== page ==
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For a tale as old as time, Disney’s new live action remake of Beauty and the Beast directed by Bill Condon has a fresh new face. Equipped with a fantastic cast, creative crew, and music that makes it impossible to resist singing along, Beauty and the Beast waltzed into theaters and enchanted audiences nationwide. However, this remake was not exactly as true as it could be.
Disney’s original version of the film from 1991 is a timeless classic that has captivated audiences of all ages. Despite its timeless appeal, there were those who recognized that it was a product of its time, and that it had become outdated. This remake, despite coming after other live-action remakes such as The Jungle Book and Cinderella, serves a higher purpose than a facelift into modern cinematography — it means to combine modern social standards and traditional tales. With that purpose in mind, Disney’s creative team found subtle additions to transform Belle and her story into a 21st-century fairy tale.
Although there are many slight variations, there are three differences that have specific significance: Belle being an inventor herself, her active attempts to escape from the Beast’s castle, and Disney’s first explicit inclusion of LGBT characters.
The first two variations from the original are two of many examples in the film of Belle as confident, capable, and ultimately a feminist figure. Originally, Belle’s father Maurice is the inventor and Belle is just a bookworm – in the remake, she invents an efficient laundry machine and uses the time she saves to teach a young girl to read. She skilfully navigates her way around tools and cogs. Later, once she finds herself surrounded by the trappings of the palace, she immediately responds by fashioning an escape route.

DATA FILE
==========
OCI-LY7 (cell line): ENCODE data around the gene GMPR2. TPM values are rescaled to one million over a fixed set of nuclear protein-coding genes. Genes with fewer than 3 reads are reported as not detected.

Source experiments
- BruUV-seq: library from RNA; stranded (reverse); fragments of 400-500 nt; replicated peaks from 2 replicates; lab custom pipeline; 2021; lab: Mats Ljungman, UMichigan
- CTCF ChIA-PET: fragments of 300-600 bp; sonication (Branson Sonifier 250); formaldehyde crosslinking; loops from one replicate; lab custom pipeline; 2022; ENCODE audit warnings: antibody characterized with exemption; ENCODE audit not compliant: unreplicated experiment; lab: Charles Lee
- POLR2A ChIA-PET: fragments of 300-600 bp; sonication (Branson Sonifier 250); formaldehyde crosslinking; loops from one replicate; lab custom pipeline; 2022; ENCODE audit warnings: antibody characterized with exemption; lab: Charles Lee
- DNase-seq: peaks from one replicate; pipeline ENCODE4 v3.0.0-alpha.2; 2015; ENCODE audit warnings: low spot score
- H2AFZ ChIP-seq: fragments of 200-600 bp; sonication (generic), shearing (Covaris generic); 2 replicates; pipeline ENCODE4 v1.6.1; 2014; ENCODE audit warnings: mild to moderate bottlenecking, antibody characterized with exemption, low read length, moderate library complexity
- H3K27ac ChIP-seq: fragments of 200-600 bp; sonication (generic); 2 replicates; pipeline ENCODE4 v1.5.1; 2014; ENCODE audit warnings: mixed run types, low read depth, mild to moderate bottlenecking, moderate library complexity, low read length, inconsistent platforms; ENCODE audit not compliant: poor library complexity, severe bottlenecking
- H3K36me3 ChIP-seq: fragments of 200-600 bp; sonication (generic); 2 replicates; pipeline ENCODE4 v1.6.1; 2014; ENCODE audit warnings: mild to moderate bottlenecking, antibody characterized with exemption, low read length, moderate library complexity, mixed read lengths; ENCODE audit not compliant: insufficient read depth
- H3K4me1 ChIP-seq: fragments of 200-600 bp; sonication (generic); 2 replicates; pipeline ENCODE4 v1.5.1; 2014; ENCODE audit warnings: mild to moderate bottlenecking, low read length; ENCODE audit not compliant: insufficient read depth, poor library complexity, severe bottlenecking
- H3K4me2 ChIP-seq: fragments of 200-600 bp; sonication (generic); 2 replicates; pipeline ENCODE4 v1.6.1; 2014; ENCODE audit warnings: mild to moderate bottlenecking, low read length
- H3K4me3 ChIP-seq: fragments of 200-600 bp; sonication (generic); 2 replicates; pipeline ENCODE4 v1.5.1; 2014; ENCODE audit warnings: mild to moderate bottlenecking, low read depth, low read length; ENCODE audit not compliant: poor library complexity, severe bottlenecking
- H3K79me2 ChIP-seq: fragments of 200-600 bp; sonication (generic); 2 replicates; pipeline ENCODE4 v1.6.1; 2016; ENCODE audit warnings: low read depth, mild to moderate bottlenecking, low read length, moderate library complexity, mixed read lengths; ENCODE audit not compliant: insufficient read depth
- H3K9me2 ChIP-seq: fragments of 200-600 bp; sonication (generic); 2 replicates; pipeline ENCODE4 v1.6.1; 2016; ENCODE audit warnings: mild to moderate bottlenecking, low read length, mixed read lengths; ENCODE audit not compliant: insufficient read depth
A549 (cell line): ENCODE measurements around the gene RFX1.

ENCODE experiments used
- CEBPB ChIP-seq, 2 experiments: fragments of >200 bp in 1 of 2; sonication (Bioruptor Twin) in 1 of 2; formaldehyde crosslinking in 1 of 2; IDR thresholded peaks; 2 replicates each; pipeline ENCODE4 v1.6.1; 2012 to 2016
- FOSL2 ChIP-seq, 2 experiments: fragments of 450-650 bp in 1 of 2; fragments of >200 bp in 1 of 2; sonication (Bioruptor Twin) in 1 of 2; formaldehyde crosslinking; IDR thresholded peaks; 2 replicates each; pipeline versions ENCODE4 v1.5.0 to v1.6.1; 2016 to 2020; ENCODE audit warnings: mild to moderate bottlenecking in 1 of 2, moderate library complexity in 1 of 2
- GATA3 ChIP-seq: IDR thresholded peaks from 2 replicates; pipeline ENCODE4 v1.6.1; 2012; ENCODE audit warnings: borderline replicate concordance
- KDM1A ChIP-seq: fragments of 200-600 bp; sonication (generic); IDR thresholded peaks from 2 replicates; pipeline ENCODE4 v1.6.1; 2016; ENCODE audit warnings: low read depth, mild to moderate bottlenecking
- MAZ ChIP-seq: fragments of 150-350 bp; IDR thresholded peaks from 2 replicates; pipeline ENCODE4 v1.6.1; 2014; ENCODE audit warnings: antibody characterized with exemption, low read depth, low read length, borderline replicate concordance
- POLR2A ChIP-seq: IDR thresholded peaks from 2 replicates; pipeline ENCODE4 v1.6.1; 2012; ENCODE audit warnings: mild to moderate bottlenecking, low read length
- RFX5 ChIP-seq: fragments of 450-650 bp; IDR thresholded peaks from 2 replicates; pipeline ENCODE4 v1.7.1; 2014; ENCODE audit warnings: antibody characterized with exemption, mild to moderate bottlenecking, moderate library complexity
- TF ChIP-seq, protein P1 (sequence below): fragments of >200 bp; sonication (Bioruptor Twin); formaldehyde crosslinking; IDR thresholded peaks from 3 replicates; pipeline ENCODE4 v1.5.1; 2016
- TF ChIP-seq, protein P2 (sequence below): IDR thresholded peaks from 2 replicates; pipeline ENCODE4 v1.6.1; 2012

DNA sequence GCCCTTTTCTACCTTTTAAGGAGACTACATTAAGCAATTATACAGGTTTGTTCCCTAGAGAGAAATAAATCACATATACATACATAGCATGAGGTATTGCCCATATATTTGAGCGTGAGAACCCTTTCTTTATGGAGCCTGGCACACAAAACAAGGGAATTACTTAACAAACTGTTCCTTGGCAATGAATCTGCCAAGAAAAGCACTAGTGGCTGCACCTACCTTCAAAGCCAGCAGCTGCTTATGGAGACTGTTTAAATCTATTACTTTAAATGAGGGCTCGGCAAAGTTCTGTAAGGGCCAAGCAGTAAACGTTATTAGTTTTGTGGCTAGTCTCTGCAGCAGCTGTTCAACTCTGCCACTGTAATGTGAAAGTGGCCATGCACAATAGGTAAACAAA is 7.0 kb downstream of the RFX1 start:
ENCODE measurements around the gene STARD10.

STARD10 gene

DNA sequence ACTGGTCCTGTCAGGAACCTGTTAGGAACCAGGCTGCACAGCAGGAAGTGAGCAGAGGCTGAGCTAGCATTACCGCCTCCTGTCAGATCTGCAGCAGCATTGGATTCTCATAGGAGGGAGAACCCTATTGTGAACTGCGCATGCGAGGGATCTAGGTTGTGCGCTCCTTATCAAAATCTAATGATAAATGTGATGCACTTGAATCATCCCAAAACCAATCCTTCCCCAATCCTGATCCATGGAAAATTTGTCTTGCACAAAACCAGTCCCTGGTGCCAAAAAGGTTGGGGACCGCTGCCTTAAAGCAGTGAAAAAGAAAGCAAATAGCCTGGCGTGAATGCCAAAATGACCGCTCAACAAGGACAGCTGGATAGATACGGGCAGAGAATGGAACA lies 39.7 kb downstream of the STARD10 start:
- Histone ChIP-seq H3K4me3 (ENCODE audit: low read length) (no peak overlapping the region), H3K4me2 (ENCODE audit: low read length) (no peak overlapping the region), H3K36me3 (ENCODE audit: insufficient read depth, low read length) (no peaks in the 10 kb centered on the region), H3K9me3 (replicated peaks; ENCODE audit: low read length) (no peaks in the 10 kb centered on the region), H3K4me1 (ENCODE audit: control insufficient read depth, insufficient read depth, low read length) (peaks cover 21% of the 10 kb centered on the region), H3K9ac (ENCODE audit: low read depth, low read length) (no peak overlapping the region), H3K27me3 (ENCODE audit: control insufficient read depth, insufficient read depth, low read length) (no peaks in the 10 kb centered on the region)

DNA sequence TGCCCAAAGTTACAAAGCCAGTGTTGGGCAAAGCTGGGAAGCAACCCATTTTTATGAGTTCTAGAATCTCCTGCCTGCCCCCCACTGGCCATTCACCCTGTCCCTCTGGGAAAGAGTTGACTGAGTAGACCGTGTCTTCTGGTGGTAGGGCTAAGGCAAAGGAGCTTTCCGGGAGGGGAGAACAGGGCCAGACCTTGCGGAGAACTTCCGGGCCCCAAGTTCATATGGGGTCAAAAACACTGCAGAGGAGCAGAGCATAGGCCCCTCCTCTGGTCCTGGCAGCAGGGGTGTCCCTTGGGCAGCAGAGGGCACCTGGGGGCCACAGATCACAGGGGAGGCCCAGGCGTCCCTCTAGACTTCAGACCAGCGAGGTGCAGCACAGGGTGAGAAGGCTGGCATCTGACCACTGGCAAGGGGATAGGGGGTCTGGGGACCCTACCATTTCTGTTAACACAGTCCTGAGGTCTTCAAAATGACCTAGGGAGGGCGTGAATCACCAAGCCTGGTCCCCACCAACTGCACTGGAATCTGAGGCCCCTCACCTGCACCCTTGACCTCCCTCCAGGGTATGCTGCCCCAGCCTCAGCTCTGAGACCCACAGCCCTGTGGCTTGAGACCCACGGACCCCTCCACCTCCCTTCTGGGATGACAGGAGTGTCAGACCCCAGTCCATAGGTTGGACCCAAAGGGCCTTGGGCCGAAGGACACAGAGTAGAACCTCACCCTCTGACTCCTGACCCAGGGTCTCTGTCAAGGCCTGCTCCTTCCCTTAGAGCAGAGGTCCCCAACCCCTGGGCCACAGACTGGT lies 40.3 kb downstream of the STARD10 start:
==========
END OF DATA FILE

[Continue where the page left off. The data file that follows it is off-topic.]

These short moments are telling – they remind viewers that a girl can be more than pretty. Belle follows in the footsteps of strong, independent women who solve issues on their own, and she inspires other girls to do likewise.
The 21st Century has seen many benchmarks in the rise of women’s rights, but even more so has it been the era of increased LGBT rights activism. With the national legalization of same-sex marriage in 2014 and the current debates over transgender bathroom usage, Disney found itself with an opportunity to break the norms and include homosexuality in a movie that has traditionally embraced heteronormativity.
Director Bill Condon told Attitude magazine that LeFou, Gaston’s lovable sidekick and best friend, “on one day wants to be Gaston and on another day wants to kiss Gaston.” It is noted that he is unmarried and a little obsessed with Gaston, singing his praises a little louder than everyone else. Condon adds that he is given an “exclusively gay moment” at the end of the movie. This is primed to be the beginning of a new era of LGBT representation in family movies, aimed at teaching children that being gay is natural and not something to be afraid of.
Disney has been shifting away from the traditionally passive princesses, and the redesigned Belle continues the trend of serving as positive role models for young girls in an age of boundless potential. Disney further expands their repertoire of social change entertainment by challenging their own notion of a happily ever after, incorporating LGBT characters, and opening the door to greater inclusivity. As the world changes, Disney changes, keeping pace with increasingly modern audiences and their increasingly modern expectations.